Toe, Caster, and Camber – Adjusting Castor

Dana 30 and Dana 44 Front Axle Caster Adjustment

Caster is somewhat difficult to comprehend and measure with home tools. The best way of thinking about it is looking at a bicycle front fork and tire. The forks arrive at the center hub at an angle. The positive caster allows the tire to return to center (the reason you can ride a bike with no hands). Another example of extreme negative caster is shopping cart front wheels, they will follow in any direction that it is being pushed. Most Jeeps were equipped with about 4 degrees positive caster with no adjustments. Adding lift kits can mess with the castor decreasing the angle sometimes to the point of becoming negative. This will cause the Jeep to wander about the road. An improper caster angle can make flat towing dangerous and coming out of sharp corners exciting due to the wheel not coming back to center.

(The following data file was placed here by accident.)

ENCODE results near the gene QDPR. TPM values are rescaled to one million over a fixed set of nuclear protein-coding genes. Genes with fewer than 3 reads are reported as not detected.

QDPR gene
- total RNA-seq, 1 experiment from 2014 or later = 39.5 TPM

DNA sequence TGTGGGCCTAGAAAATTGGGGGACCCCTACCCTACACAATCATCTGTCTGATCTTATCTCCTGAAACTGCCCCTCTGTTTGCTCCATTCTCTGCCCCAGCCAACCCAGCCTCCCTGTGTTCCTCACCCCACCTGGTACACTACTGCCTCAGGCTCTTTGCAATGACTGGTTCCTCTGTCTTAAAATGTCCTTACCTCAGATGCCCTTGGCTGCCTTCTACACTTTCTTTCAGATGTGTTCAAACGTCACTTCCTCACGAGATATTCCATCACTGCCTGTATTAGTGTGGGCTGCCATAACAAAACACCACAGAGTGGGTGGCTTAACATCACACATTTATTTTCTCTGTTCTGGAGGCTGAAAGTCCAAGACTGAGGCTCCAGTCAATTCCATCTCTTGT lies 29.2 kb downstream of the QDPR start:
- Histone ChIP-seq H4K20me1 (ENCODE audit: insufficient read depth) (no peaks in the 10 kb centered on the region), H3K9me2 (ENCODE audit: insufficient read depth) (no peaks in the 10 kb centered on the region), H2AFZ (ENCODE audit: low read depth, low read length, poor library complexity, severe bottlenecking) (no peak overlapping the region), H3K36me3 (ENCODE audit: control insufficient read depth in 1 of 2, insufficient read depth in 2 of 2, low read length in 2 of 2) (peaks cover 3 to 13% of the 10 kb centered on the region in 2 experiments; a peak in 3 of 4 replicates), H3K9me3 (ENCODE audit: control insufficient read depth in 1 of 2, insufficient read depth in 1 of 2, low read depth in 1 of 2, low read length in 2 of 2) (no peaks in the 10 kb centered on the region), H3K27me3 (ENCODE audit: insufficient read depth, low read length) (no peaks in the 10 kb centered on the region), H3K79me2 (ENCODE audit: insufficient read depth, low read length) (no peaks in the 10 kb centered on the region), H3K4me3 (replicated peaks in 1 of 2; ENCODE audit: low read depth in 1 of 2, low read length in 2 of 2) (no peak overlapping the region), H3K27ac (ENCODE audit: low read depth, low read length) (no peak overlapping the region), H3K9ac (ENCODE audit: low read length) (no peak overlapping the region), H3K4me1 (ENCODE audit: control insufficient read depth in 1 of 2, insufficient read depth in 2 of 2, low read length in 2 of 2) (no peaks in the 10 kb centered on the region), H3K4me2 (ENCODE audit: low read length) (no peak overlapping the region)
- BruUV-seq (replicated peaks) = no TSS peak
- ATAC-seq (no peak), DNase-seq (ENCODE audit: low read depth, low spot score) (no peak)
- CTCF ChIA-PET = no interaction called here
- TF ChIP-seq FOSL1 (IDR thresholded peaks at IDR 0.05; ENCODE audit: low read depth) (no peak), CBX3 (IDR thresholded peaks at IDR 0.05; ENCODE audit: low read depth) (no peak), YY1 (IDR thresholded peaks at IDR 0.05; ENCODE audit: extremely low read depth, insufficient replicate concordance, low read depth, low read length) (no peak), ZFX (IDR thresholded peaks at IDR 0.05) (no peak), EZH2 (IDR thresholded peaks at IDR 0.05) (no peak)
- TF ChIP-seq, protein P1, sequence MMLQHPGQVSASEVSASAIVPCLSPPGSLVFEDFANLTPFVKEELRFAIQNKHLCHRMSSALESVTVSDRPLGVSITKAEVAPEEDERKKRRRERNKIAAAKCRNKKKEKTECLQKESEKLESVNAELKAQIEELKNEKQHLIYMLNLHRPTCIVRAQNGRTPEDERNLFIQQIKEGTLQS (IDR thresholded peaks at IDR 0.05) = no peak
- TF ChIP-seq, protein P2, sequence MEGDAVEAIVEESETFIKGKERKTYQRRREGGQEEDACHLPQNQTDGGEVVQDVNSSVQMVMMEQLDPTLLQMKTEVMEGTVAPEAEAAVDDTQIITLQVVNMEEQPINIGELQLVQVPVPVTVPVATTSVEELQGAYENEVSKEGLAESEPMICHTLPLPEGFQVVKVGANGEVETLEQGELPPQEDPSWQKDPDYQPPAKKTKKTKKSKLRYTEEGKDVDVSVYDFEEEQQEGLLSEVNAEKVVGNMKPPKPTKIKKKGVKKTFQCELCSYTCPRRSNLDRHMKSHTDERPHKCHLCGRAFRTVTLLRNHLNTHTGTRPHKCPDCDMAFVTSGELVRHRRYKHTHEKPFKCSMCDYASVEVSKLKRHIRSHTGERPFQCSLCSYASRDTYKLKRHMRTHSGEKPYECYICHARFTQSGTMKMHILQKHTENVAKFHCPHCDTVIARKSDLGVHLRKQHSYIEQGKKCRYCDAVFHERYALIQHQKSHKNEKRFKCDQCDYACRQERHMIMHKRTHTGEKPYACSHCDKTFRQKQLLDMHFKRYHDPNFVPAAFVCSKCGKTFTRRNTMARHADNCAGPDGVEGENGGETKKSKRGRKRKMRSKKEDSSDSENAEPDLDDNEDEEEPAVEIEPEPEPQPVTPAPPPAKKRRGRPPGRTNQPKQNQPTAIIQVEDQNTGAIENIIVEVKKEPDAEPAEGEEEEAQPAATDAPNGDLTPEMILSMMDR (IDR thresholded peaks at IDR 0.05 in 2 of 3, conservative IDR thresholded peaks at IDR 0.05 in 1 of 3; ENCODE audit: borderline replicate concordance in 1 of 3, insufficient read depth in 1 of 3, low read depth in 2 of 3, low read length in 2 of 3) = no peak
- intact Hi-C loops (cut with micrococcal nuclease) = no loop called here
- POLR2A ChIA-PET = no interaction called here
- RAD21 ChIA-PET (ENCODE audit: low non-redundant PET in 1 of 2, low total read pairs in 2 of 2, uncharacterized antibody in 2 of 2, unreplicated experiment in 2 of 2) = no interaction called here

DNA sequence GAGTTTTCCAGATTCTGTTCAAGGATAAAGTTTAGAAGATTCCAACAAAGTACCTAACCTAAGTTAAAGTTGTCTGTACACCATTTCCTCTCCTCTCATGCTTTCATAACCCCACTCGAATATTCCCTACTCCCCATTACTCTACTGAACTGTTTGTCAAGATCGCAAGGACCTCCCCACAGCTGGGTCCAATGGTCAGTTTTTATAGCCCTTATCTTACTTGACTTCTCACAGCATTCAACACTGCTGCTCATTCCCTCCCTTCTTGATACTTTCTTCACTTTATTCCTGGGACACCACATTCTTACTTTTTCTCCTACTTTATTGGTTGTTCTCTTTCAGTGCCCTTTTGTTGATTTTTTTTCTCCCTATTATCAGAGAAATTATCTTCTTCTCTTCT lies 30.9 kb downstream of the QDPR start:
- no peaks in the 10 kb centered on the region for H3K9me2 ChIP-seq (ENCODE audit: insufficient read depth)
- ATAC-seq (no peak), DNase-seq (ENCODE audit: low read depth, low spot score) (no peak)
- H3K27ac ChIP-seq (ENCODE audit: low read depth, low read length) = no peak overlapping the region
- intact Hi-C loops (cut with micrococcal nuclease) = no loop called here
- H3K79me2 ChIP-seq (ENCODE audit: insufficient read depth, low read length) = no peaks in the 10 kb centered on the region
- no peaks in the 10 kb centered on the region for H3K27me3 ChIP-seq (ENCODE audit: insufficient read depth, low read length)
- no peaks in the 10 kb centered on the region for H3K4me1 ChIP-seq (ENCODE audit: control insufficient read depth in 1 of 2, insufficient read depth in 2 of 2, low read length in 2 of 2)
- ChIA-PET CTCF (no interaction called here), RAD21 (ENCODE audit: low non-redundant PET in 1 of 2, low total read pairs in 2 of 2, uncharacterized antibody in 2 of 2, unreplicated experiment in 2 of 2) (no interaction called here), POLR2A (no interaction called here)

Castor Correcting Degree Wedges aka Shims

See: Installing Caster Adjusting Leaf Spring Wedges aka Shims

Degree wedges are usually the easiest to install and “experiment with”. They also are available in greater degree variations. Ball joint sleeves are more involved to install but aren’t prone to wear and causing noise or causing u-bolts to come loose.

Caster Correcting Upper Ball Joint Sleeves

See: Installing Caster Adjusting Upper Ball Joint Sleeves or “Caster Correctors”

Other options

Installing a shackle reversal kit can drastically change the caster in a positive way due to the front shackle mount becoming fixed and the rear mount becoming longer causing the spring angle to change making the caster move in a positive direction. This option would be for someone with an advanced skill level.

Altering the steering knuckles. This option involves cutting off the steering knuckle, resetting the caster angle, and re-welding the knuckles to the housing. This option is usually best left to a professional.

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